Having staved off the immediate threat to his leadership of the Labour Party, David Cunliffe yesterday fought to turn the Donghua Liu blowtorch back on the Government by claiming it set him up.
Mr Cunliffe emerged from crisis talks with his front bench yesterday including his former leadership rival Grant Robertson claiming he had the backing of his caucus.
His leadership was looking precarious and his credibility dented following revelations he had written in support of Liu's residency bid eleven years ago in spite of earlier denials of any involvement with the millionaire property developer. His misfortunes were further compounded yesterday by a Stuff Ipsos poll showing Labour's support slumping to 23 per cent.
However, he told reporters: "There is no question of any leadership challenge we are united caucus and we're going forward to win this election".
Prime Minister John Key yesterday acknowledged he had known for some weeks that Mr Cunliffe had written a letter supporting Mr Liu's application for residency.
Mr Cunliffe seized on that saying: "You should ask the Government how come the Prime Minister had a copy of that letter when media put in an OIA on Monday and it came to media by Wednesday and he had it two weeks earlier".
That was a question he put to acting Prime Minister Bill English in Parliament yesterday.
He later told the Herald he decided the front foot the issue in Parliament because of "the recognition that the prime minister's own admission that he'd had the letter for weeks before it was issued through an OIA and the inconsistency between the way that OIA was treated and other similar requests".
That had "created a very strong impression in the public mind that the Government's been playing politics with this issue".
"People are starting to realise now that it's starting to look like a political beat up."
Immigration Minister Michael Woodhouse, whose department released the letter to the Herald on Wednesday, said he'd learned of it on May 9. He was told of the letter after he asked the department to review Mr Liu's file following questions from the Opposition and media about his dealings with Liu.
He initially told reporters yesterday that he wasn't aware that Mr Key had received a copy of the letter before Mr Cunliffe was made aware of it on Wednesday.
"I haven't spoken to John Key at all about the Donghua Liu situation. It's possible officials have briefed his office on the existence of the letters. I'm not aware whether or not they were passed on."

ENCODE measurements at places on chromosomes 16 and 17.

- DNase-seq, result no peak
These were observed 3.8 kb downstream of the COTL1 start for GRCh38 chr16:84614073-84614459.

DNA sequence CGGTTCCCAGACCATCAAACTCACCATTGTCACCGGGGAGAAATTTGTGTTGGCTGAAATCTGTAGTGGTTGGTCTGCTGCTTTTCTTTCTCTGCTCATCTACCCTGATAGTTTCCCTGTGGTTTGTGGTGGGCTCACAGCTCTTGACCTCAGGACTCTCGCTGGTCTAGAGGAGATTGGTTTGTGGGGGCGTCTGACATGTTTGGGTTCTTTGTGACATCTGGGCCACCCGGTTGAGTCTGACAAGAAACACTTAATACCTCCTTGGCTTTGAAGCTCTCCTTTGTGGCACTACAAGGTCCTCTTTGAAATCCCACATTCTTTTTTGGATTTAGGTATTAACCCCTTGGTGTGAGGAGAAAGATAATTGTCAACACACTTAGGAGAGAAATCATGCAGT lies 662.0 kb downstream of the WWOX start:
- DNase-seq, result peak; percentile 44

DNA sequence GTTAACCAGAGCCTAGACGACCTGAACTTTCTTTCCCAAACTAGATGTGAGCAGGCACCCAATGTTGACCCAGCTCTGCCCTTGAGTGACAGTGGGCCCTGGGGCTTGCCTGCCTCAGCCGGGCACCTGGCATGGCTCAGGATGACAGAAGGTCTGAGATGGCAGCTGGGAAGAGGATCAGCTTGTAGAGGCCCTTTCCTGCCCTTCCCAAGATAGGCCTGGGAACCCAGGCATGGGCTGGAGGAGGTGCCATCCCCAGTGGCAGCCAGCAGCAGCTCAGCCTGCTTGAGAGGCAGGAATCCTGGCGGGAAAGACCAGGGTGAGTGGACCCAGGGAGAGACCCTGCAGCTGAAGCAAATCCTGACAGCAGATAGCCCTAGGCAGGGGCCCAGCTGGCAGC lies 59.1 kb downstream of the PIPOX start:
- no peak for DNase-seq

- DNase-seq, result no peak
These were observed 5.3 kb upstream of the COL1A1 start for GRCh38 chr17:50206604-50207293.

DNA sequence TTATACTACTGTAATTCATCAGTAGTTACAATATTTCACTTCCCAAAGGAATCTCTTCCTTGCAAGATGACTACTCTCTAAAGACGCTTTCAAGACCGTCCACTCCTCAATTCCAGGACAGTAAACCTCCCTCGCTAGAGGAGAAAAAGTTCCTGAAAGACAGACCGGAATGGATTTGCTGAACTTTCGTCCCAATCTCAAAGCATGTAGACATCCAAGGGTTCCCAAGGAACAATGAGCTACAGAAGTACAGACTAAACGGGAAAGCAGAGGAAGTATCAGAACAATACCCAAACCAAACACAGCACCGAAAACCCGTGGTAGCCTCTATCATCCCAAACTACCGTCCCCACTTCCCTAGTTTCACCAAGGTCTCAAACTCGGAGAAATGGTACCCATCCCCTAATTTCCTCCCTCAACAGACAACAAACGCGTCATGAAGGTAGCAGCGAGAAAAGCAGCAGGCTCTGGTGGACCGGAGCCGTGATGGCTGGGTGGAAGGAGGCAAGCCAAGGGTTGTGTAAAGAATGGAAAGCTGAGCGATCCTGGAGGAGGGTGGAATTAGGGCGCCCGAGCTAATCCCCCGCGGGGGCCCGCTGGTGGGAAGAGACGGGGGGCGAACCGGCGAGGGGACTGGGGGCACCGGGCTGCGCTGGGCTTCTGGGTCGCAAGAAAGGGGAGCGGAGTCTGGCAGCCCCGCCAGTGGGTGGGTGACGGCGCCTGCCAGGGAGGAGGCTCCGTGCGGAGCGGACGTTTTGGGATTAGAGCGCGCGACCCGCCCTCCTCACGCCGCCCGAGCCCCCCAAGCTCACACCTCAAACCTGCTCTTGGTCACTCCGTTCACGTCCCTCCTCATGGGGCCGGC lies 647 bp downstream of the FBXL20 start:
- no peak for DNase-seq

However he later "clarified" his comments saying his office had briefed Mr Key's office about the letter within a few days of learning of it.
"That didn't include sending the Prime Minister's office the letter", Mr Woodhouse said.
But last night a spokesman from Mr Woodhouse's office confirmed the Immigration Minister told an official from Mr Key's office about the letter just a couple of day after learning of it. He also confirmed a copy of the letter was given to Mr Key's office some time late last month.
Senior Cabinet Minister and National Government strategist Steven Joyce yesterday denied any dirty tricks campaign against Mr Cunliffe.
"Mr Cunliffe has been running his own dirty tricks campaign and it seems to be working. He hasn't been telling himself what he's been doing."
May 8: Immigration Minister Michael Woodhouse is questioned in the House and by media about his meetings and any National Party association with Donghua Liu. Mr Woodhouse requests information on the file to see if there is anything relevant that he needs to know about. The Herald requests Liu's residency file under the Official Information Act (OIA)
May 9: In response to file review, Mr Woodhouse is verbally advised - among other things - of the existence of two Parliamentary advocacy letters regarding Donghua Liu, one from Mr Cunliffe and another from the office of Chris Carter.
Weekend of 10-11 May: Mr Woodhouse informs Prime Minister John Key's Office of the existence of the letters.
Week 12-16 May: Mr Woodhouse's office receives hard copy of letters.
Mid-late May: Mr Woodhouse's office provides copy of letters to the Prime Minister's office.
16 June: The Herald run story on Labour donations and connections. The Herald's OIA request is declined on privacy grounds. The Herald puts in a refined OIA request for MP representations for Donghua Liu to Immigration NZ.
18 June: Immigration NZ release Mr Cunliffe's Donghua Liu letter to the Herald
• 2pm Mr Woodhouse denies telling Mr Key about the letters
• 3pm Mr Woodhouse says officials from his office briefed Mr Key's office on the letters.
• 7pm Mr Woodhouse's office says the minister himself told Mr Key's office about the letters and his office also gave copies of the letters to Mr Key's office.